The British artist Andy Goldsworthy, who first made a name for himself in the early 1980s, has always been most strongly associated with the land art practitioners of his own and the previous generation. Although other figures haunt the outer ring of his inspiration (Brancusi with his smooth forms, Matisse with his flowing cut-out lines), Goldsworthy’s most obvious affinities are with his fellow British earth-inscriber Richard Long and with Americans of the 1960s such as Robert Smithson (whose signature work Spiral Jetty uses more than six thousand tons of black basalt to form a counterclockwise coil that runs from the Rozel Point peninsula into the Great Salt Lake in Utah) or Michael Heizer (whose Double Negative consists of two enormous trenches cut into the eastern edge of the Mormon Mesa in Nevada).
But whereas these artists have long been embraced by the academy and honored with museum exhibitions, Goldsworthy’s reputation has always depended on a more popular kind of support. His books—including A Collaboration with Nature (1990), Stone (1994), Wood (1996), Time (2000), Passage (2004), Enclosure (2007), and many others—sell as Christmas presents, and not just in museum shops. He is much celebrated in the Yorkshire Sculpture Park but only recently did any of his work make it into the Tate. As a result, the idea has taken root in some quarters that his art might be a bit too likable for its own good and excessively straightforward in its consideration of how the human species does and does not connect with the environment.
Is this suspicion simply a form of snobbism? Two enormous and beautifully produced new volumes representing Goldsworthy’s recent activities offer the chance to find out. One, Ephemeral Works, contains a photographic record of what Goldsworthy considers to be the two hundred “most significant” fleeting and/or small works he made between 2004 and 2014. These range from creations shown in the book’s two opening photographs—one taken in early spring of a hazel tree in which a couple of branches have been neatly “smeared with black earth,” and one taken near the start of summer of the same tree with the same branches now “rubbed with chalk”—to a concluding picture of the jagged stump of an ash tree, crowned (or maybe wounded) by Goldsworthy with spikes of ice.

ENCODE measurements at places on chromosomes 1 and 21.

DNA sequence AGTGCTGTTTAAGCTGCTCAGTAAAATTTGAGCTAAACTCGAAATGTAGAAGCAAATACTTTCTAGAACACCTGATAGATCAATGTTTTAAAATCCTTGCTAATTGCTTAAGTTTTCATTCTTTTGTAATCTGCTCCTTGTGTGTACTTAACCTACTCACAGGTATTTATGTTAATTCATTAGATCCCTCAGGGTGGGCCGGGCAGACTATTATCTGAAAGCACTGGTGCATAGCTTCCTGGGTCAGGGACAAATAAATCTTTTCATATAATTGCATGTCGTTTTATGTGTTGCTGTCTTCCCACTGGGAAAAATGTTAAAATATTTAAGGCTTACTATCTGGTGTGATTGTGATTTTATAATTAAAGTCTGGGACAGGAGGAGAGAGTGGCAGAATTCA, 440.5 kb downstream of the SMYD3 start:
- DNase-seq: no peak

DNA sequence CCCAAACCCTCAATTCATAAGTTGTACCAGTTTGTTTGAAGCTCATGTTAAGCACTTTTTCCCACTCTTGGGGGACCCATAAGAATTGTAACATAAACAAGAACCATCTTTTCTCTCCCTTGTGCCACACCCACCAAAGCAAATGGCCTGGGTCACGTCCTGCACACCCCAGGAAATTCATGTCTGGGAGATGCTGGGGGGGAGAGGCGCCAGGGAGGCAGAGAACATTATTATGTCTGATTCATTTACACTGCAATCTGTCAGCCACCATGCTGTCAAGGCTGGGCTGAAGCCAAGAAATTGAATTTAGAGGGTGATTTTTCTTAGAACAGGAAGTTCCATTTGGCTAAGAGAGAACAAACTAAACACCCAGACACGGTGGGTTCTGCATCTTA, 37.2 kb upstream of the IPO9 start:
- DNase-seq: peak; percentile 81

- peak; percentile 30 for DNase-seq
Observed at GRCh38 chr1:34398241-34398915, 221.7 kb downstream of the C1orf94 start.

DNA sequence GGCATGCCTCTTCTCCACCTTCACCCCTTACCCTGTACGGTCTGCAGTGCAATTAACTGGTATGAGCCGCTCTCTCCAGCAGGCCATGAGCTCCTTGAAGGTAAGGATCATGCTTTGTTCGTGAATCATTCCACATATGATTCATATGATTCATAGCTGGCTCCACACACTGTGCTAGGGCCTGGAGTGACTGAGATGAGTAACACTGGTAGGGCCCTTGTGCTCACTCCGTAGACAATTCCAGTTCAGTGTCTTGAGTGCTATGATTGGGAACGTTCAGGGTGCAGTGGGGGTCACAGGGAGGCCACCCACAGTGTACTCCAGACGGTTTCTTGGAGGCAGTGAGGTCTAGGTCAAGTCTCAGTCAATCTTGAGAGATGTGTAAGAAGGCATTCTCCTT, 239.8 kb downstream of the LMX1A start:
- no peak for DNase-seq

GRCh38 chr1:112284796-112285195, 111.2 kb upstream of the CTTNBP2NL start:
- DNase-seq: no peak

Between these images, on page after lusciously presented page, we find a multitude of other photographs that address themes the book jacket handily identifies as “materiality, temporality, growth, vitality, permanence, decay, chance, labor, and memory.” They include images of rocks in a waterfall on which Goldsworthy has plastered patterns…
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